4. Next, I wrote a letter to the students and their parents explaining the book club and asking the students to select two titles. With the letter, I gave them the book list and a permission form for the parents to sign, basically saying that their children agree to read the book and participate in two Flipgrid posts.
5. During the last days of school, I met with the students to give them the letter, book list, and to show them the advice videos. Additionally, I asked them to join my Remind so I could communicate with them over the summer.
6. I requested that they make videos introducing themselves so they could practice with Flipgrid before school ended. And even though I’m camera shy and didn’t really want to videotape myself, I decided that I should make one if I wanted them to make one. If you want to see my video enter the code 8b17f7 and password Sdhs2018.
6. After receiving their choices we ordered the books which arrived several days later, and once again I met with students.
7. Lastly, I gave them instructions for posting the videos this summer, including options for students who feel uncomfortable videotaping themselves (amazing to me, since they seem to be posting on social media all of the time). Here were some of the tips:
- Cover the camera and provide an audio only response.
- Use props such as drawings, stuffed animals, etc.
- Flip camera to record something else while talking.
I selected two weeks in the summer for them to post about the books that they are reading. On the instructions, I provided open-ended questions so they can be used for varied titles. For the first post, I have the following questions:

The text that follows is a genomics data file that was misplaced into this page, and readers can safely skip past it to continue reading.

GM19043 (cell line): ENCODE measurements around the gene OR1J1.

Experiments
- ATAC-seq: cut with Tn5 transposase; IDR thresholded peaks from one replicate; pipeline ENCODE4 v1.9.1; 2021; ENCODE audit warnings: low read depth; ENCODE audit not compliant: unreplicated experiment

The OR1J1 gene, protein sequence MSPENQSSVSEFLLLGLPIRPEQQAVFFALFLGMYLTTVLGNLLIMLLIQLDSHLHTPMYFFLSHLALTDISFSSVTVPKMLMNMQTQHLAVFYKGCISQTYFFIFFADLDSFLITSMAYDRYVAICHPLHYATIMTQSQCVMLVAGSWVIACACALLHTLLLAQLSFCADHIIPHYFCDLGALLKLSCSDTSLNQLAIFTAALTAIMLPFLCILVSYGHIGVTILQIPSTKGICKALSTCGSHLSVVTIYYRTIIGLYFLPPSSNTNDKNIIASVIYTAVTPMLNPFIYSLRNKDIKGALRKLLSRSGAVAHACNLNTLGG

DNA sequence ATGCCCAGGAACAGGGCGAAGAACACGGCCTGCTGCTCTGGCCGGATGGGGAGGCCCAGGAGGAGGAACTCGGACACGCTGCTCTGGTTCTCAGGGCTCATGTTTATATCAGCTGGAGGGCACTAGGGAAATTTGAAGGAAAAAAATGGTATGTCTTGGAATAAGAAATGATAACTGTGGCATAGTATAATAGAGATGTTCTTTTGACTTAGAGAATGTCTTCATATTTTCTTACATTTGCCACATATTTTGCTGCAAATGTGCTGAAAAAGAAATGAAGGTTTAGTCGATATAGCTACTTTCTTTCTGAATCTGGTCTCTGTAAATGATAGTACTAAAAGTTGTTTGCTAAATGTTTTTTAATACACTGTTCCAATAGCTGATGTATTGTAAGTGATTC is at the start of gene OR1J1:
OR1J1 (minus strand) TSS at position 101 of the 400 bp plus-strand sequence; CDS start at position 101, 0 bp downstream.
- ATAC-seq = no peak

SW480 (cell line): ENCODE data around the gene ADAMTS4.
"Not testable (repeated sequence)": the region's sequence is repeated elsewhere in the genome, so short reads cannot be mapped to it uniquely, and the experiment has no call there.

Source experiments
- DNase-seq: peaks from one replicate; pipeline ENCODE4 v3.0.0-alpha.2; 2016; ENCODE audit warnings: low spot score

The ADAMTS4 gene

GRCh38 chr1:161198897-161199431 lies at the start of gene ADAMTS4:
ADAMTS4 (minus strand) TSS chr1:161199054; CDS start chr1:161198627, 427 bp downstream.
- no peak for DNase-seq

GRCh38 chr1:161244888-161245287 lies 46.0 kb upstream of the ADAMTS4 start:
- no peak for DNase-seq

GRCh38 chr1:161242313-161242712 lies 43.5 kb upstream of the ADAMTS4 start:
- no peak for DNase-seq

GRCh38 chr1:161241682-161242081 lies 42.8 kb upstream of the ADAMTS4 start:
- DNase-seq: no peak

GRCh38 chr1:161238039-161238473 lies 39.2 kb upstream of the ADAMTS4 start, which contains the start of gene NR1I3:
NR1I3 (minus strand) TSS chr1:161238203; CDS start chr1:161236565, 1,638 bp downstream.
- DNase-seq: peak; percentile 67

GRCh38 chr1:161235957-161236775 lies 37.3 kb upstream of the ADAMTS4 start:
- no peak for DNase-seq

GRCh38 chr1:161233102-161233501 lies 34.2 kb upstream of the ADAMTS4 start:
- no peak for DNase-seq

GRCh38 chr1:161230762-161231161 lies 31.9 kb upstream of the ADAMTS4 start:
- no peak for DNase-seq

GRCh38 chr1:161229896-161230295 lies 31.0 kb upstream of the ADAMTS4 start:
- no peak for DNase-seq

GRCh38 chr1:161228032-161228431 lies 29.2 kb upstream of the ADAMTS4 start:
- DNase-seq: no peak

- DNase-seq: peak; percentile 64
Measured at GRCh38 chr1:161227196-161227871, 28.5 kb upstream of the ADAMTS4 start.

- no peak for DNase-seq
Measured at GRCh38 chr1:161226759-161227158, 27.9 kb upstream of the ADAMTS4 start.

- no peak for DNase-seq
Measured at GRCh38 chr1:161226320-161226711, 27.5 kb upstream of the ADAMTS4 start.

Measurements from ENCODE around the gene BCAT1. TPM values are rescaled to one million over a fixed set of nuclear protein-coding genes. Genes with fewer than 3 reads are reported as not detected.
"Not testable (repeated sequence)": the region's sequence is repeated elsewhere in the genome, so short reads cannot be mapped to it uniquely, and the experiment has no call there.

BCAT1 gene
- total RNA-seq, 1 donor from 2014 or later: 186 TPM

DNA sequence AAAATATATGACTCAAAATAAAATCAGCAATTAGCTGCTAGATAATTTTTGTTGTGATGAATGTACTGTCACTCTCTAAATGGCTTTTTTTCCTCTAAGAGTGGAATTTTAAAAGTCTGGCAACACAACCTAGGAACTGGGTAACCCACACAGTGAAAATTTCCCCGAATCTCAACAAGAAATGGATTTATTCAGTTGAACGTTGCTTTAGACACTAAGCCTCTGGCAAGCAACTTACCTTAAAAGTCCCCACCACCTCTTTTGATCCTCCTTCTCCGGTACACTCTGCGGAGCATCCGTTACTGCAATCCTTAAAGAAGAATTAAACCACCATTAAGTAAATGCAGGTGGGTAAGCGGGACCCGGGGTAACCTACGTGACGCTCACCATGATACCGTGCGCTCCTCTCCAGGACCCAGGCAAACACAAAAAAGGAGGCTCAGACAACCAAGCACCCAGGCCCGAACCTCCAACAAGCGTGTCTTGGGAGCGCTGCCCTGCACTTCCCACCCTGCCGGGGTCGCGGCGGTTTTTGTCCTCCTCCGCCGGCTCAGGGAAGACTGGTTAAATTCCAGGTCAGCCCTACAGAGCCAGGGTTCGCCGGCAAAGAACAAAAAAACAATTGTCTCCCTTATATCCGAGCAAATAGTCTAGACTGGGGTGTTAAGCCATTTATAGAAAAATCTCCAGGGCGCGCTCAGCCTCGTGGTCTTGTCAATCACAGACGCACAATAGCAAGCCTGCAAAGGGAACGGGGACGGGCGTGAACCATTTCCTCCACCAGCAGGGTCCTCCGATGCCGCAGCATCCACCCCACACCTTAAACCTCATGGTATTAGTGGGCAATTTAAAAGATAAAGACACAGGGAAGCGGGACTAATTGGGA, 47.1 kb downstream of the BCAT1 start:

- How did the book begin? Did it pique your interest?
- Describe your favorite character.
- How is the setting affecting the characters or plot?
- Describe the author’s style with an example.
- Describe a conflict faced by a character. What does he/she do, and what would you do in his/her shoes?
Of course, I’ll model answers to some of these questions for them with the book I intend to read, The Handmaid’s Tale. For the second week, which will be close to the beginning of the school year, these are the questions I gave them. (At this point, they should be finished with the book):
- Identify a theme from the reading and provide an example to support it.
- What character experienced transformation? Describe and explain.
- Were you satisfied with the ending? Why/Why not?
- Would you recommend this book? Why/Why not?
- What’s something you learned from reading the book?
Although I haven’t practiced with it yet, Flipgrid allows students to respond to each other’s videos. I’m hoping we can extend the conversations of their books with this feature.
Hopefully, we’ll be able to continue our book club during our first semester, and I can share this idea with other teachers in my school who may want to create their own book clubs.
So, please wish me luck! I’ll report back in the fall after we finish at the end of the summer and let you know how it went.